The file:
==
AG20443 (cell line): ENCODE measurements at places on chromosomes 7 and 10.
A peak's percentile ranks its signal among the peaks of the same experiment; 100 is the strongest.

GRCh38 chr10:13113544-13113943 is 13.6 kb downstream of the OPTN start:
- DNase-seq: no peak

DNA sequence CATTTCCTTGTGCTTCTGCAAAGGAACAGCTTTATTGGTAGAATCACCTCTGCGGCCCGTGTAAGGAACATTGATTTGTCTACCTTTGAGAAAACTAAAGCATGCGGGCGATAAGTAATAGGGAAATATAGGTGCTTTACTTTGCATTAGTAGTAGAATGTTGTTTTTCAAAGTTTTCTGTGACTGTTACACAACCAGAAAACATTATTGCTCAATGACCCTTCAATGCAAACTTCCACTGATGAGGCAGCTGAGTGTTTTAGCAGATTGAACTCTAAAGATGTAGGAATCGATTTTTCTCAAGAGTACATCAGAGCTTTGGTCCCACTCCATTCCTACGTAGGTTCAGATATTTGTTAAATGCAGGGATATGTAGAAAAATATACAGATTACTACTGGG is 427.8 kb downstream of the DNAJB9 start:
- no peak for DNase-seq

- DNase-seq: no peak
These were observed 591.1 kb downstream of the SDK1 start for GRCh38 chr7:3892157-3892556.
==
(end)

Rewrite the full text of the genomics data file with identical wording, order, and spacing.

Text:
AG20443 (cell line): ENCODE measurements at places on chromosomes 7 and 10.
A peak's percentile ranks its signal among the peaks of the same experiment; 100 is the strongest.

GRCh38 chr10:13113544-13113943 is 13.6 kb downstream of the OPTN start:
- DNase-seq: no peak

DNA sequence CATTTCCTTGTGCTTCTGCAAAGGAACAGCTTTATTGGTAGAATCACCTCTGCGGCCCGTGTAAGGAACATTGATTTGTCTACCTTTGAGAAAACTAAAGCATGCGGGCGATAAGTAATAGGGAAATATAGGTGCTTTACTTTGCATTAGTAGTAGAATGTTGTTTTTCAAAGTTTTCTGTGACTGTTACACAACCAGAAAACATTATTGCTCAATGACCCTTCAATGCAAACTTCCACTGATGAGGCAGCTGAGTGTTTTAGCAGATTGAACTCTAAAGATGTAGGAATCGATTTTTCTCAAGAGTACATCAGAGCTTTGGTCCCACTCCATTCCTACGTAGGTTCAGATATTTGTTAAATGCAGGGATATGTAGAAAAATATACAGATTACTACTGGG is 427.8 kb downstream of the DNAJB9 start:
- no peak for DNase-seq

- DNase-seq: no peak
These were observed 591.1 kb downstream of the SDK1 start for GRCh38 chr7:3892157-3892556.